To some chemists, iron is a heavy metal. To musicologists, “Iron Man,” is heavy metal. Because the American Chemical Society national meeting is in Indianapolis this year, your best bet for a local heavy metal fix is to catch the performance of the pioneers of heavy metal music, Black Sabbath, on Friday, August 30, 2013 at 7:30 p.m. at the U.S. Airways Center in Phoenix.
In 1968, British musicians, guitarist Tony Iommi, bass player Geezer Butler, drummer Bill Ward and singer Ozzy Osbourne, got together to form a heavy blues band known as the Earth Blues Company, later shorted to Earth. The band’s destiny was shaped when Butler, a fan of horror films and the black arts, approached his band mates with an idea for a song that was inspired by an apparition Butler had. The result was a song called “Black Sabbath,” (named after a 1963 Boris Karloff movie). With its doom and demonic lyrics, the song not only paved the way to the type of music the group would compose, it also became the name of the group.
With their second album, 1970’s “Paranoid,” Black Sabbath cemented its legacy. Songs such as “War Pigs,” “Paranoid,” and “Iron Man,” helped the album sell over ten million copies. The sound of the album is the very definition of the term “heavy metal.”
Like many successful rock groups of the 1970’s, drugs and alcohol took its toll on Black Sabbath. Osbourne temporarily left the band and then was fired in 1979 due to excessive drug and alcohol abuse. Vocalist Ronnie James Dio was hired and the band took on a different flavor but remained highly popular in the early 1980’s. Ultimately, both Butler and Ward left the band, leaving Iommi as the only original band member who has been with Black Sabbath in all its personnel incarnations.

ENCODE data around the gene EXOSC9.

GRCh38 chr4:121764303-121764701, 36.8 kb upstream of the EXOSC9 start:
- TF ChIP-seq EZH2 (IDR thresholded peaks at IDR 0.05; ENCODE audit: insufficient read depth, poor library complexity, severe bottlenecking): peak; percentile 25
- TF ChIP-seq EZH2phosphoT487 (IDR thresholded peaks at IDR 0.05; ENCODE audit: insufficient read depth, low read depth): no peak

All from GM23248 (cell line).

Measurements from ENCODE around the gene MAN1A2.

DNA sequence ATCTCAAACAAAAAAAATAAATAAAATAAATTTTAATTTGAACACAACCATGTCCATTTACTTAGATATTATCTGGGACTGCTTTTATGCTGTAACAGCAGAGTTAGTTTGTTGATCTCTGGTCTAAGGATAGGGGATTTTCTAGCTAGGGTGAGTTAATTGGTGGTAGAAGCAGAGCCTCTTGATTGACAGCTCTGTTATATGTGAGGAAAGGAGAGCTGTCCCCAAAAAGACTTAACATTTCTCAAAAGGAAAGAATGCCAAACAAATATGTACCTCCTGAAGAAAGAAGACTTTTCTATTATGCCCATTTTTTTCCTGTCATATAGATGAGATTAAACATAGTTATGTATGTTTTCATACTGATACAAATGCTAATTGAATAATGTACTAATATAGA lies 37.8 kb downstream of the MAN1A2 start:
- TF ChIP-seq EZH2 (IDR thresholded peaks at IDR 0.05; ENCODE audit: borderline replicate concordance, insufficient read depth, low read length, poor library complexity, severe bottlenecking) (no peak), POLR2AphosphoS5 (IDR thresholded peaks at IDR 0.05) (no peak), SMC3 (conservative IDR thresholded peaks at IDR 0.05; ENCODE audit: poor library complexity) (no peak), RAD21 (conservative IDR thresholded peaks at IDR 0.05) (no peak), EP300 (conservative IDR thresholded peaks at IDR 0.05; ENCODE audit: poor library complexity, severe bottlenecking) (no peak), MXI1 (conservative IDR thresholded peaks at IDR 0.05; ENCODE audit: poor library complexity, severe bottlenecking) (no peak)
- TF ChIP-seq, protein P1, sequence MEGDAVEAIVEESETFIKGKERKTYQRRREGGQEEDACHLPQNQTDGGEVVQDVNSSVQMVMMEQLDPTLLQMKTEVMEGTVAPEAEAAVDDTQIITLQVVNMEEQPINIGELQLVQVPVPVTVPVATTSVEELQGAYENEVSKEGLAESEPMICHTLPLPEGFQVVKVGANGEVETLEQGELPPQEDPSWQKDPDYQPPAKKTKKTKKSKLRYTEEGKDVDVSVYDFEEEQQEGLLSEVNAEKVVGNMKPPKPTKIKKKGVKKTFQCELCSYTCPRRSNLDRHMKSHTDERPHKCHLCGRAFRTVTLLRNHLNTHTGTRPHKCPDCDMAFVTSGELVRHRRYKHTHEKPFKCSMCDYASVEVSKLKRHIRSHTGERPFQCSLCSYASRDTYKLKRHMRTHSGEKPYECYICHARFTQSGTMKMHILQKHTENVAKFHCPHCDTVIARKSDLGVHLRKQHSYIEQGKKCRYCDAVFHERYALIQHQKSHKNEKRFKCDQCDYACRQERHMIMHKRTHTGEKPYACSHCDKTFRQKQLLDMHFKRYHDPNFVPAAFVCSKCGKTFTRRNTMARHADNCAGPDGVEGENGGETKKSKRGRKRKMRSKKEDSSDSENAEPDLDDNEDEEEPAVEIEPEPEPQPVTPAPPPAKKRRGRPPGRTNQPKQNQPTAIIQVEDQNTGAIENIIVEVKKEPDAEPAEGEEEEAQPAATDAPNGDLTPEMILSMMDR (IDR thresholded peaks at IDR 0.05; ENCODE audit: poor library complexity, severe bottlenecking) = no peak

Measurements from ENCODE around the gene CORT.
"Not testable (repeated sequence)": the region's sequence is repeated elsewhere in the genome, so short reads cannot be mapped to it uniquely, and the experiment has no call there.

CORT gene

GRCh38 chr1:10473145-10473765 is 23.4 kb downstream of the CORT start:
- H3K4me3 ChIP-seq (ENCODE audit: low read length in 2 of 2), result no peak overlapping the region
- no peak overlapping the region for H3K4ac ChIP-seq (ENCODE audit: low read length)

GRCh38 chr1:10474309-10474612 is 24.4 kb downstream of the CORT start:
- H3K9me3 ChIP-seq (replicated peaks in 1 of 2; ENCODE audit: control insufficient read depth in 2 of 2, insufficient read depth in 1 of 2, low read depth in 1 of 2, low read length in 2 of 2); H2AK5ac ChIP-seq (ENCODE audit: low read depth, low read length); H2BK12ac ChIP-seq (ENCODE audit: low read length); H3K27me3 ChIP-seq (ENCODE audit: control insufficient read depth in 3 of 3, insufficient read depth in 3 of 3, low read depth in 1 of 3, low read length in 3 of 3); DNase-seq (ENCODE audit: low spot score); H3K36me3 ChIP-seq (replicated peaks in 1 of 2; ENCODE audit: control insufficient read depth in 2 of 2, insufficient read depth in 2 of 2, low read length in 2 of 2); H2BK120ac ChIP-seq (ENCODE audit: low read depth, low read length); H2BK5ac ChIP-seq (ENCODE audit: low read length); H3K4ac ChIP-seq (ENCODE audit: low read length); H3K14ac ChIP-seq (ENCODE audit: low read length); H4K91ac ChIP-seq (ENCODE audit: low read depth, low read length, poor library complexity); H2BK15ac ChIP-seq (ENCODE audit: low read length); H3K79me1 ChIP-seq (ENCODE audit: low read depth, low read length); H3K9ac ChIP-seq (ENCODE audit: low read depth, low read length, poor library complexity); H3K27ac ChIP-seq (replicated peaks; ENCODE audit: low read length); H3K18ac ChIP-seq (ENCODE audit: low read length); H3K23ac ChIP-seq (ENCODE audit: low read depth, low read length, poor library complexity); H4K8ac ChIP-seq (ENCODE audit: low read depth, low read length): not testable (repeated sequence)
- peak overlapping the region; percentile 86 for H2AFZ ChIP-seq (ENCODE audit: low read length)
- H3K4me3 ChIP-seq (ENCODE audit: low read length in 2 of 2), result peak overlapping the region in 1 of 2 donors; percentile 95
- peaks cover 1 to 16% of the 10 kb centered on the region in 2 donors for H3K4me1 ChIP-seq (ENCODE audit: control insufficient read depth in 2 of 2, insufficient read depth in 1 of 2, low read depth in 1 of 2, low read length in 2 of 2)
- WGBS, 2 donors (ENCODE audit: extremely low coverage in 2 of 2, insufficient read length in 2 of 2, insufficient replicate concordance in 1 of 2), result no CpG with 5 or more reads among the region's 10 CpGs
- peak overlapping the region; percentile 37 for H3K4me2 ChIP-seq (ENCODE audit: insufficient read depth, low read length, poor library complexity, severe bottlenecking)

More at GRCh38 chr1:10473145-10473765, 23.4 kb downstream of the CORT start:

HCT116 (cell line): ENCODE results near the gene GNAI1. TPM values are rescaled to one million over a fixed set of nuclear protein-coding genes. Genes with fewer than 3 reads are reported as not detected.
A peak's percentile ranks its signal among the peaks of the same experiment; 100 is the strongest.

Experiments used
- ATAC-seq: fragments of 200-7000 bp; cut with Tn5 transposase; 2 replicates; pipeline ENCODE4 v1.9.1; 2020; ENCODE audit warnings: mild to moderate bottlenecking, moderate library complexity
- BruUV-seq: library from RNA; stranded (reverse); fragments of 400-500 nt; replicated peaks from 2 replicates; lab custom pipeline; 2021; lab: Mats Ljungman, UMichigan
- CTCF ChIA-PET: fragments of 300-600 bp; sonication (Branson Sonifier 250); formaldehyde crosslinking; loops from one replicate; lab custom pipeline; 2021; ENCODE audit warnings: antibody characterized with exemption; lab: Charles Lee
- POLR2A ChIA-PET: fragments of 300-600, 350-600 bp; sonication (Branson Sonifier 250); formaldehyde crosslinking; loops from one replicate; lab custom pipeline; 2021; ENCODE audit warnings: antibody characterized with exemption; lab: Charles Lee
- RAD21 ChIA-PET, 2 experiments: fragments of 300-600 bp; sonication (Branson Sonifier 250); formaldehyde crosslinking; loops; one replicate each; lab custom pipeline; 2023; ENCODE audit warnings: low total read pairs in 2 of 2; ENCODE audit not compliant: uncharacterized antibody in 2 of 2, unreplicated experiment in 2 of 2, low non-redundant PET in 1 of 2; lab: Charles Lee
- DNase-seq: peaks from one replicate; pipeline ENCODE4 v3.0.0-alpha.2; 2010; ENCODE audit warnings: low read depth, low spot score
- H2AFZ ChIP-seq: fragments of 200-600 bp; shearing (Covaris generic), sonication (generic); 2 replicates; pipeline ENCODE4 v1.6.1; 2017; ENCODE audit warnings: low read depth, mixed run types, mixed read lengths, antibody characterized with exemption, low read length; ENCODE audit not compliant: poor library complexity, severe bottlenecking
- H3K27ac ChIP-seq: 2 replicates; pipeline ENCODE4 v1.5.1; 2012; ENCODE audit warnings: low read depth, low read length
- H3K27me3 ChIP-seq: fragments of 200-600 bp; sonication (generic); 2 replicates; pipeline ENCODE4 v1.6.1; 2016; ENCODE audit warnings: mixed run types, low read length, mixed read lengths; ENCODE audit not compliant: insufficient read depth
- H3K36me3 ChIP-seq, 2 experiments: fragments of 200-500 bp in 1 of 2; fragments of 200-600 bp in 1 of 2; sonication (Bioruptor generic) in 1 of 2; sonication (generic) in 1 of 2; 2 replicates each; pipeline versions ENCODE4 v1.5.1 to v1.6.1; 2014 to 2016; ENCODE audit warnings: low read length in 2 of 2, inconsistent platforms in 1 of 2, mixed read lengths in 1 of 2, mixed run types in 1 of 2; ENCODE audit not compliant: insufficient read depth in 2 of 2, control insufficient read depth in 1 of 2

In 1997, the original line-up of Black Sabbath reunited and headlined Osbourne’s, who by now had become a successful solo artist, Ozzfest, in 1998. After a hiatus, the original band members also headlined the 2002, 2004 and 2005 Ozzfests. In 2006 Black Sabbath was inducted into the Rock and Roll Hall of Fame.
In 2013, the original Black Sabbath line-up, minus Ward, who held back due to contractual issues, released their newest album “13.” Despite the multi-decade popularity of Black Sabbath, “13” is the first Black Sabbath album to ever reach number one on the United States Billboard Top 100 Albums. Expect to hear in concert some songs from “13” as well as songs from the Ozzy Osbourne early years of Black Sabbath.
Tickets for Black Sabbath’s U.S. Airways Center show still remain, but are going fast. Information for the show and ticket sales can be obtained through Live Nation, Danny Zelisko Presents or Ticketmaster. Ticket prices range from $44.75 to $120.25 plus fees. There are also some Platinum seats available for $225.00 per ticket.